New study on monitoring the impacts of ammunition diversion
GENEVA— Ammunition diverted from legal to illicit markets is a central concern in small arms control, but its impact is understudied. A new Briefing Paper from the Small Arms Survey and the UN Office for Disarmament Affairs explores how authorities can go about better monitoring the role it plays in violent crime.
Extracting Evidence: Opportunities and Obstacles in Assessing the Gendered Impacts of Diverted Ammunition unpacks the challenges involved in trying to assess the true costs of ammunition diverted from official stockpiles. The study describes contextual background, notes the limitations of ammunition profiling research to date, and presents findings from a pilot case study on ammunition profiling in Kosovo* as well as insights from ammunition marking policy in Brazil. It finds that authorities struggle to identify what materiel among seized ammunition has been diverted from official stockpiles, which in turn prevents the ability to truly assess the impact it has on men, women, boys, and girls.
The study identifies measures for overcoming such monitoring challenges, including special marking practices for state-destined ammunition, headstamp data collection guidelines, and information sharing protocols between relevant agencies for ammunition recovered from crime scenes.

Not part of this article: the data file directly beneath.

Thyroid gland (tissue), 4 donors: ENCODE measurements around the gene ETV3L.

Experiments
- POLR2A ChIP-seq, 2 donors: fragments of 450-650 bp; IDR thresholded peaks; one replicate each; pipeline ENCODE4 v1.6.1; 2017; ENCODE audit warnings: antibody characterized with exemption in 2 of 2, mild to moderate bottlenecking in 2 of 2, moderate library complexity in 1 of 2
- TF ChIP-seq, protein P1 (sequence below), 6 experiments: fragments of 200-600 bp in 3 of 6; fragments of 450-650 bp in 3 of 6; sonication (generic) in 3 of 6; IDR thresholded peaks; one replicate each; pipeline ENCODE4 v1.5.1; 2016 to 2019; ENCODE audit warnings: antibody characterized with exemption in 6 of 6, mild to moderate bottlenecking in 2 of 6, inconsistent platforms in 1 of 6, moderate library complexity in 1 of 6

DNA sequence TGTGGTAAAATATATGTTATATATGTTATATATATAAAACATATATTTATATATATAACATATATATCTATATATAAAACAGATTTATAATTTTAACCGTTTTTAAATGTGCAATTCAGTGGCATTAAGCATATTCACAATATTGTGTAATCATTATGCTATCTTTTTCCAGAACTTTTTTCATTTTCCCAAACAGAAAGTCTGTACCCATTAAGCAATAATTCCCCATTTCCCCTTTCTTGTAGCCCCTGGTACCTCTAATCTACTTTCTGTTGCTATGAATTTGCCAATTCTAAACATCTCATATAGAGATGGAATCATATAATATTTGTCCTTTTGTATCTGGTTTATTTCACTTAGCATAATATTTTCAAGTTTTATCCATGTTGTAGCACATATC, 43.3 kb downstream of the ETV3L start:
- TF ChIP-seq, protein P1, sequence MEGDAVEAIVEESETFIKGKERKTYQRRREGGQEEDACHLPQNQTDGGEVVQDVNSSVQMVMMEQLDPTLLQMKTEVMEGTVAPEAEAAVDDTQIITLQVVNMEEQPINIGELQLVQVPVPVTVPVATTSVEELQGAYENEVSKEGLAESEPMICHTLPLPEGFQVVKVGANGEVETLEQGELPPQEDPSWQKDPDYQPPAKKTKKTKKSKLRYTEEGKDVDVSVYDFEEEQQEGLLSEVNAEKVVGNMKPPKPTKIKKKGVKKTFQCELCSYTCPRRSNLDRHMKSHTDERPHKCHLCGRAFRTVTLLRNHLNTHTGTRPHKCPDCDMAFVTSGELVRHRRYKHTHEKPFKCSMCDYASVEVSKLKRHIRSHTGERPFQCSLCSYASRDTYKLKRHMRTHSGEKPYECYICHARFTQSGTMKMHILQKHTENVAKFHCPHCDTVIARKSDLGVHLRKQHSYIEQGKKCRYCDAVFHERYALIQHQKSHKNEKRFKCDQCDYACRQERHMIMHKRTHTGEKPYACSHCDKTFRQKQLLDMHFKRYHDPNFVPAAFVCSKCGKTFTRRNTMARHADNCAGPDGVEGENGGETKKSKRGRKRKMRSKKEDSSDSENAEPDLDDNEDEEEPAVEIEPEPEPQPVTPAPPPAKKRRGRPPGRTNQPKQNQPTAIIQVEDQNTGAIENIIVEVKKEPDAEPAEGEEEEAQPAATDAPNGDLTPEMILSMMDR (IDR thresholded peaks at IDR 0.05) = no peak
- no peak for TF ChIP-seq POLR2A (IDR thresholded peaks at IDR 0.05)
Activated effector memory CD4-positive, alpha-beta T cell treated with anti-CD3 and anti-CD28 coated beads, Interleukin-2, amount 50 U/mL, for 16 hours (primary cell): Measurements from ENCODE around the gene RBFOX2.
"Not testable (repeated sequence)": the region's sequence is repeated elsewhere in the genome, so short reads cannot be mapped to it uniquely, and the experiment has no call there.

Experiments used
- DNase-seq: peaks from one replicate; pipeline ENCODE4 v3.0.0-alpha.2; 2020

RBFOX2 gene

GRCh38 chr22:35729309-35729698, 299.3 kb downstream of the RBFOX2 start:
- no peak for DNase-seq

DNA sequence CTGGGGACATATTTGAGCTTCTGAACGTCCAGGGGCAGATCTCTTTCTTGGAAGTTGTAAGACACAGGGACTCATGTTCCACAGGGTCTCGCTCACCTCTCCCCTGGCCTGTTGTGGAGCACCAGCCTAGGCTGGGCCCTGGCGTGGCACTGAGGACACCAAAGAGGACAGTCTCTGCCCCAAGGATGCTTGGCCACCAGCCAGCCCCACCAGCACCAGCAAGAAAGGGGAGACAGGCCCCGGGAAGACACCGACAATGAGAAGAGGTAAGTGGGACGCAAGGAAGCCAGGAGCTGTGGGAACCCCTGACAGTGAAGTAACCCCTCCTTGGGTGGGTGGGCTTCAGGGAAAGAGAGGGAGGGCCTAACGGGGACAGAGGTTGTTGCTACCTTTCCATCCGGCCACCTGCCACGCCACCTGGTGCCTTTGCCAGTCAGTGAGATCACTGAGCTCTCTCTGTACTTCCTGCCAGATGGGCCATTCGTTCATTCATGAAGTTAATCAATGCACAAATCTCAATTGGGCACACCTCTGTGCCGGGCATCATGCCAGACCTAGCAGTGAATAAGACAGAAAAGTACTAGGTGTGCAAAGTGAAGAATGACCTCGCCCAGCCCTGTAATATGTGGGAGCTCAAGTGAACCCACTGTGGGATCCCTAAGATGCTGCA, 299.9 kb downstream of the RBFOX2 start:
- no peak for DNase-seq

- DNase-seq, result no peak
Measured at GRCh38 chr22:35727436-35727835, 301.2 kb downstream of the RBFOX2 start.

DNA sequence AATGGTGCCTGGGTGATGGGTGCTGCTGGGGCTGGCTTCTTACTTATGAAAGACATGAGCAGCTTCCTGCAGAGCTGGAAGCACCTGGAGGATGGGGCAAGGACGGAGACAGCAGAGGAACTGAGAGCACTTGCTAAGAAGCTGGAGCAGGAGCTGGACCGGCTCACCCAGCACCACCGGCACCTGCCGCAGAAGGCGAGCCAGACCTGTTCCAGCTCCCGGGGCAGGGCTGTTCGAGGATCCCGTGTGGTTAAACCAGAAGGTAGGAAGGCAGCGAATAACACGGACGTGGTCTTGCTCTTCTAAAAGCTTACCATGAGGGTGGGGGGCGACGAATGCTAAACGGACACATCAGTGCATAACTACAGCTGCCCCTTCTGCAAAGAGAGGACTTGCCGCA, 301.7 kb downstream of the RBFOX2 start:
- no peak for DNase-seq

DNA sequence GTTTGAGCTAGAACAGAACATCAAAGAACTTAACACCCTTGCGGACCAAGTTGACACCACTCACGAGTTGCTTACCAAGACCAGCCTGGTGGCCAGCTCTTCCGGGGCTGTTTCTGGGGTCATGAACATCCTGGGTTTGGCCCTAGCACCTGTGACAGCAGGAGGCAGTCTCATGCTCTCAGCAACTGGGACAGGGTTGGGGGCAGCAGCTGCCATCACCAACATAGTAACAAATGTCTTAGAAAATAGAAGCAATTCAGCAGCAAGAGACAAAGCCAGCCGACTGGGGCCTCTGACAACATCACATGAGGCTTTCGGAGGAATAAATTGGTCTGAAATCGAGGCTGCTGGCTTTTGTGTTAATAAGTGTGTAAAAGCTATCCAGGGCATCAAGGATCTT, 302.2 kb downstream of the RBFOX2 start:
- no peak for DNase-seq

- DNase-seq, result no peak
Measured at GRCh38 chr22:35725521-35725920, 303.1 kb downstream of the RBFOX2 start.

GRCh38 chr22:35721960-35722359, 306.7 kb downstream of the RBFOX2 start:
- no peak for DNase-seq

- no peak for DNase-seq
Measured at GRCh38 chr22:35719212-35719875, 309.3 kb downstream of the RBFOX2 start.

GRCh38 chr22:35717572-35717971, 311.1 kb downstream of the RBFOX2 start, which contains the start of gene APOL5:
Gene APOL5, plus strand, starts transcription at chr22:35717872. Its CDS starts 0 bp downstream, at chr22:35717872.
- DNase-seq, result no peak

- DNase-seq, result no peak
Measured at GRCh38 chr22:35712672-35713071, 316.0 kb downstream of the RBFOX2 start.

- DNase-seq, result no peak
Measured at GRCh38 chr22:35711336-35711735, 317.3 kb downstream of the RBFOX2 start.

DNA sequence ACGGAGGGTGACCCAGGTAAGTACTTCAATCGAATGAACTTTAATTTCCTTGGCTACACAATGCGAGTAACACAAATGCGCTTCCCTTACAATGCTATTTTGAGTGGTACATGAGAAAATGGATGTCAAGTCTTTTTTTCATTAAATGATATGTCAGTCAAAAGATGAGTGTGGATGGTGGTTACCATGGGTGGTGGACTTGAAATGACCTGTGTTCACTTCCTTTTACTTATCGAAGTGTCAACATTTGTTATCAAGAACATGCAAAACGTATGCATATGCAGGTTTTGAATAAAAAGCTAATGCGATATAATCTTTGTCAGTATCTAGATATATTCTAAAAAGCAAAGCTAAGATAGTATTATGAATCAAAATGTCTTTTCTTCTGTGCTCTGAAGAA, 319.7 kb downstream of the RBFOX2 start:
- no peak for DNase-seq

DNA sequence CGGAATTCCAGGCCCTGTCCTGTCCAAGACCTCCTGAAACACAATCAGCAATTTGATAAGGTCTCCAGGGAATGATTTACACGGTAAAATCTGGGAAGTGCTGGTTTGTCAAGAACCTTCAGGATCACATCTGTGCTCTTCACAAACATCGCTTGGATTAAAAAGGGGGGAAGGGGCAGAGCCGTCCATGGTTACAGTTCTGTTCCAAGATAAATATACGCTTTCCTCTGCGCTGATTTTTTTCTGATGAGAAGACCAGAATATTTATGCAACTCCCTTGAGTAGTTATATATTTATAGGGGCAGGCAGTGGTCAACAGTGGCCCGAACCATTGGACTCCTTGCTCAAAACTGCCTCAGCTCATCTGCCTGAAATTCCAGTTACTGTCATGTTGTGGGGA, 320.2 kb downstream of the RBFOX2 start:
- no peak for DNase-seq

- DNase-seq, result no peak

More news from the Survey:
- Blog post: Takeaways from previous Small Arms Survey research on Ukraine
- Briefing Paper: Understanding states parties’ implementation of Arms Trade Treaty gender-based violence provisions
- Announcement: The GICHD and the Small Arms Survey sign new Memorandum of Understanding
- Podcast episode: Private security companies and weapons and ammunition management
*The designation of Kosovo is without prejudice to positions on status and is in line with UN Security Council Resolution 1244 and the International Court of Justice Opinion on the Kosovo declaration of independence.